But it's the food of Thailand's North that attracts the most culinary converts. This region has long been influenced by Myanmar, China and Lao PDR., not to mention the kingdoms of Sukhothai and Ayutthaya. And, as kingdoms have risen and fallen, they've all left their mark on Chiang Mai's cuisine. The countryside and climate too have shaped the region's food. Cooler Northern climes mean hot chili is seldom used to disguise spoiled food – a more warming heat comes from galangal and peppers. Fewer palm trees in the region mean coconut dishes are traditionally rare while many Chiang Mai dishes have a distinctive bitter element, thanks to shoots and leaves collected in the local forests.

You don't have to stay in the city long to understand why the local pork, fermented, fried or cured is so famous. Nearly every Thai visitor to Chiang Mai comes home laden with bags of crispy pork rind to share with friends. Pork fat is also used for frying, though the health-conscious, if not the traditionalists, can usually request that vegetable be used.

Food culture in Chiang Mai is eclectic. The city is a culinary sponge with chefs and foods from around the world finding a home here, and blending in with the region's long-standing traditions. Even the city's most famous dish, Khao Soi, with its rich curry sauce is thought to have originated with Sino-Muslim traders. It's this internationalism in Chiang Mai's food that makes it so approachable to this day. The city boasts sublime international restaurants alongside the family-run snack shops and street stalls selling tasty Northern treats – indeed the food is one of the things that makes a trip to the northern capital so memorable.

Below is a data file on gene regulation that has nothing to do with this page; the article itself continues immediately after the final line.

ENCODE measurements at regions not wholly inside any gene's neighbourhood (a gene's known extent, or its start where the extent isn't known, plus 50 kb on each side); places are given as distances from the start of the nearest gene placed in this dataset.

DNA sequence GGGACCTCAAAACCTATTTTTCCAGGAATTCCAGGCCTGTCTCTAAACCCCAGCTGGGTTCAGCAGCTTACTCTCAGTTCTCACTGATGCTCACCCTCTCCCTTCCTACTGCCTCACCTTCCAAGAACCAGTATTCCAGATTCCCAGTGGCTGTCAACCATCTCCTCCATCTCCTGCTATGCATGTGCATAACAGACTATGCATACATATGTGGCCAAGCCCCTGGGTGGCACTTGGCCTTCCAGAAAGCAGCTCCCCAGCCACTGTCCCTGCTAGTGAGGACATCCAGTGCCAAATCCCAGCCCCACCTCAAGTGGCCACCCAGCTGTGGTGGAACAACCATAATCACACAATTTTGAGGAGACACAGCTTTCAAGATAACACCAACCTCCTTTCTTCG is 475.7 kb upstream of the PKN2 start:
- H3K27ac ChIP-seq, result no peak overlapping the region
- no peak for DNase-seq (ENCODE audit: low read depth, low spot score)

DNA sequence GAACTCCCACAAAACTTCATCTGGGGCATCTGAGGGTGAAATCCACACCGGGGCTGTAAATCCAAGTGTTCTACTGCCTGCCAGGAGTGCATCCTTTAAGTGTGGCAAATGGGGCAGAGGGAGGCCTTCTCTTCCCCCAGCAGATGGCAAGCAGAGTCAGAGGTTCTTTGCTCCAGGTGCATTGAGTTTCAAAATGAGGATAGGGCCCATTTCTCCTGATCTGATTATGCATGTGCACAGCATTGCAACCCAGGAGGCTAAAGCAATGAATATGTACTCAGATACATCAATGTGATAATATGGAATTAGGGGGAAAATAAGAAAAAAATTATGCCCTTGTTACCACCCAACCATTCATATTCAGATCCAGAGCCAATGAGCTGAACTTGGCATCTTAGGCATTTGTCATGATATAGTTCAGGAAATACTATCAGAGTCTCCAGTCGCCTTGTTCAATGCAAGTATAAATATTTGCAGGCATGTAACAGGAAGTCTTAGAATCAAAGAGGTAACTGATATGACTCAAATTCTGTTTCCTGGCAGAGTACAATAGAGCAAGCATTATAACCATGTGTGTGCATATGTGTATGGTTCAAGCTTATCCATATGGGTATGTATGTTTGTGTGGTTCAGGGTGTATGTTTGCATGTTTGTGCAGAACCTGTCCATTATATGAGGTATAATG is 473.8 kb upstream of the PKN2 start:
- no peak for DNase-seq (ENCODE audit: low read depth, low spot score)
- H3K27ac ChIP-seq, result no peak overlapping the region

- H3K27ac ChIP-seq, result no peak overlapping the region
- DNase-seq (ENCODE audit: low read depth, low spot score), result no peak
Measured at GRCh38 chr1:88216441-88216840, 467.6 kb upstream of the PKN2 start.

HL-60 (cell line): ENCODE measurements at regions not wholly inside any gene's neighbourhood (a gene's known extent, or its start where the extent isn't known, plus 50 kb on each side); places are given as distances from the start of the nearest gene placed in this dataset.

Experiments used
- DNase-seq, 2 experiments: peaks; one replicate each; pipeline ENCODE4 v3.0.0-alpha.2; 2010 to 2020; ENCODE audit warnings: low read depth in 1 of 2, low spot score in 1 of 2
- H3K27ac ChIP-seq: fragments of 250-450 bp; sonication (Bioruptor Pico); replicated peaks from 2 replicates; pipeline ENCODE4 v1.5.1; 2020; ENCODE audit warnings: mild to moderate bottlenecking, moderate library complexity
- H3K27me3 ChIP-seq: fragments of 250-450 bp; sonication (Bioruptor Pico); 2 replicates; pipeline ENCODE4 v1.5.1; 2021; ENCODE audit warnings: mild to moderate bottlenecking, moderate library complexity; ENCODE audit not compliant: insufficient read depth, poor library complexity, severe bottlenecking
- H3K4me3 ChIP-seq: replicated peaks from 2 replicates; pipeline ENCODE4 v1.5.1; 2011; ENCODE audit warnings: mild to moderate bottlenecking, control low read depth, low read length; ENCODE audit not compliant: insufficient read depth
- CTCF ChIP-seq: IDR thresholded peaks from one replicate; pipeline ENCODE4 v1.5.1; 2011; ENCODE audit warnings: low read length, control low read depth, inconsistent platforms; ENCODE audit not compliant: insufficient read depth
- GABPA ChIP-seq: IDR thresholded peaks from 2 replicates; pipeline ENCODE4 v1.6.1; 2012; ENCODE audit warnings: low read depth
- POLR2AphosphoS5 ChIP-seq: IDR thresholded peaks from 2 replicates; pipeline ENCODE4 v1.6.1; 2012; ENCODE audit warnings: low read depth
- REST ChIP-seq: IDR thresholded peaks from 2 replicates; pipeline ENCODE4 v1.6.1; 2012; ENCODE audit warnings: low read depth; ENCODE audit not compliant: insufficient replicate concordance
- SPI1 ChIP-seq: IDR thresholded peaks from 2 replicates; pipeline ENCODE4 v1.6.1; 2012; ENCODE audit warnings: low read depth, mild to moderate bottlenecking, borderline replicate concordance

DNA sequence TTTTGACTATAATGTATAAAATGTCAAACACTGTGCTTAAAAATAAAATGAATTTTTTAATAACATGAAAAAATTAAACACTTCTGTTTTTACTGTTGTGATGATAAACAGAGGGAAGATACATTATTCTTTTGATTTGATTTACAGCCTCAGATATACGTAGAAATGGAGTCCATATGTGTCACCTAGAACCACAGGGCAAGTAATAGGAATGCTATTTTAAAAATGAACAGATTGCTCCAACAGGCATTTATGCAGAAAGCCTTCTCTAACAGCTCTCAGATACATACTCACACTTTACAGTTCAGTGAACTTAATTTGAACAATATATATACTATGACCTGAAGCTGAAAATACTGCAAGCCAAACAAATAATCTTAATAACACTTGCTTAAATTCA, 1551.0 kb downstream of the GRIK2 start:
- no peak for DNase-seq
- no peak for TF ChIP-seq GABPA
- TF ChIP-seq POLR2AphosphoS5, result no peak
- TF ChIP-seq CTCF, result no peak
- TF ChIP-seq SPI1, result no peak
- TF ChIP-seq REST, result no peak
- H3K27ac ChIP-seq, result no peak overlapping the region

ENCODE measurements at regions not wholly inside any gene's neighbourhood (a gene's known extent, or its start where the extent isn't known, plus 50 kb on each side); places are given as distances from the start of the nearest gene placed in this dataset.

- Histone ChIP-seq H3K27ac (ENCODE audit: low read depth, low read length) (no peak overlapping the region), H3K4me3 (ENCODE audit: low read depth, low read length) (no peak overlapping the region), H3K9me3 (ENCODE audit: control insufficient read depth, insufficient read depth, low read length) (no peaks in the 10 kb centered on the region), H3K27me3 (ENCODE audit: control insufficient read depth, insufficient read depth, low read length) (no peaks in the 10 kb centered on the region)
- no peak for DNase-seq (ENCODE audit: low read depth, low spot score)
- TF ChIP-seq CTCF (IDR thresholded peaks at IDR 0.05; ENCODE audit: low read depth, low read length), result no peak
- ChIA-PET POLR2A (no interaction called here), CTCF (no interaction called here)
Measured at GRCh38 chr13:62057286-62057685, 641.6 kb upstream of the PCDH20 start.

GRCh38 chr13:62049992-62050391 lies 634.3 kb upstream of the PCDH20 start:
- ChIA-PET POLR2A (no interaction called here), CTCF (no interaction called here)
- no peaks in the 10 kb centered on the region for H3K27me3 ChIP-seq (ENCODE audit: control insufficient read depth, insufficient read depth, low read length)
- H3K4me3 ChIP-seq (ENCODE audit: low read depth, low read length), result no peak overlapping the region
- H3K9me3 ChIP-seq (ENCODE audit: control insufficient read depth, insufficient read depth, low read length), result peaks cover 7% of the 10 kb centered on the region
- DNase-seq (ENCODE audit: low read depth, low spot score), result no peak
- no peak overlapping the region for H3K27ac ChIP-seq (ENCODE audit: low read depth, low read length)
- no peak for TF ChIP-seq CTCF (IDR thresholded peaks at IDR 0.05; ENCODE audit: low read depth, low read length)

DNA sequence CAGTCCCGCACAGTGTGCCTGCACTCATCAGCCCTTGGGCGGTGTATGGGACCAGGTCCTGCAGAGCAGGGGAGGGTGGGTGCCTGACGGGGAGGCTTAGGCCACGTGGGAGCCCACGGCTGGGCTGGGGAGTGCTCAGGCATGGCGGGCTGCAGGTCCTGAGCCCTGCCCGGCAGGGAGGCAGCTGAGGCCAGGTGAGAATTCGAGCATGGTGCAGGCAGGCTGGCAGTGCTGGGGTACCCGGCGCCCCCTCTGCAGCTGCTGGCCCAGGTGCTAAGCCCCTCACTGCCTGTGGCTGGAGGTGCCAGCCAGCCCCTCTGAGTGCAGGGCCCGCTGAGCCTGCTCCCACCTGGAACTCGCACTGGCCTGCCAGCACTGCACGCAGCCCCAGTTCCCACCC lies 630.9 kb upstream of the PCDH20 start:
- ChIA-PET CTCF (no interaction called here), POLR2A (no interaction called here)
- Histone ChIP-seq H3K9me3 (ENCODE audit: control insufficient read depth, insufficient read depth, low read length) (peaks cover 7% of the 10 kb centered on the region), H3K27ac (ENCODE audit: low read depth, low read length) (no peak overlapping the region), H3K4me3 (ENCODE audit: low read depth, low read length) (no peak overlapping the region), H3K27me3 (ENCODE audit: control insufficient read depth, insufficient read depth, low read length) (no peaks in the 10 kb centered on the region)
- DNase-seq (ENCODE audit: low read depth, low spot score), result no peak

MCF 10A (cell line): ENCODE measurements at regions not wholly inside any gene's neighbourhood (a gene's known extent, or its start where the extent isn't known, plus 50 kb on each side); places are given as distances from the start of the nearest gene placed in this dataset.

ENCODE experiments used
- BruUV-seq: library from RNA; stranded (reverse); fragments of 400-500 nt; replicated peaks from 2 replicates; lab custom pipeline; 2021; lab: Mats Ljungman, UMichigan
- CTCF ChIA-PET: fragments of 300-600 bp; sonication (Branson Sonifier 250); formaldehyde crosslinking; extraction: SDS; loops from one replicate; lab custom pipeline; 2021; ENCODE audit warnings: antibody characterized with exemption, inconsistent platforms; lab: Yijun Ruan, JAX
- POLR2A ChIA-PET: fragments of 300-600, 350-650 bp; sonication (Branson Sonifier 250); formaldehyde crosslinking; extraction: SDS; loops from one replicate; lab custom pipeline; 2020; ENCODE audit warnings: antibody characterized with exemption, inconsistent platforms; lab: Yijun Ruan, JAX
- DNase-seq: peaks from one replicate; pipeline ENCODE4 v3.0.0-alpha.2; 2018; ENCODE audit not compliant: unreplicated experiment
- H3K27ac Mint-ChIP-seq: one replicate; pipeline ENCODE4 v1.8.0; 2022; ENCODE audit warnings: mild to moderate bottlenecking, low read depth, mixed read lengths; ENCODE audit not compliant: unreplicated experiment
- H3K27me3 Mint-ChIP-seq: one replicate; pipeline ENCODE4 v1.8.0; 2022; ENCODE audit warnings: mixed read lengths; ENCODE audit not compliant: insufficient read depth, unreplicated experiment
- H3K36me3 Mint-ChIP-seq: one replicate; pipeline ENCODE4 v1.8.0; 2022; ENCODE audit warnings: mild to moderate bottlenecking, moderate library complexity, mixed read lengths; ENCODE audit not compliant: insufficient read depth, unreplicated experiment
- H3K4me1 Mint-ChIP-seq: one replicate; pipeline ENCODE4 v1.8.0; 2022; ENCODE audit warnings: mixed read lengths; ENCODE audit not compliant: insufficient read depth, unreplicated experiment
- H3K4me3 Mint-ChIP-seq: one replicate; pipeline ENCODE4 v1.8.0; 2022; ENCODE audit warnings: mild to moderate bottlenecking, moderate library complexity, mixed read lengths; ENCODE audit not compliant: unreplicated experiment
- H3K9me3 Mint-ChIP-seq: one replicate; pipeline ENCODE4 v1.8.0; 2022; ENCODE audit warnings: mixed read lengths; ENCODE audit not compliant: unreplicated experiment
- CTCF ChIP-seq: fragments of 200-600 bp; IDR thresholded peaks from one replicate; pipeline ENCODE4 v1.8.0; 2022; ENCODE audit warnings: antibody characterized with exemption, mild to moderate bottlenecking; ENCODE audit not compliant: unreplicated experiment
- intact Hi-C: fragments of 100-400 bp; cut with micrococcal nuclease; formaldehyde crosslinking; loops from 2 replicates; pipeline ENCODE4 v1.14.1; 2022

Visitors short on time, or seeking specialised knowledge about the city's cuisine should join one of Chiang Mai's food tours. Among the best-known of these is the Chiang Mai Night Food Tour, an off-shoot of the award-winning You're driven around the city's best food eateries and stalls, accompanied by guides who can explain not only the ingredients and cooking methods that of each dish, but also provide a potted history of the city's landmarks. Those who have more time should join one of the cooking classes.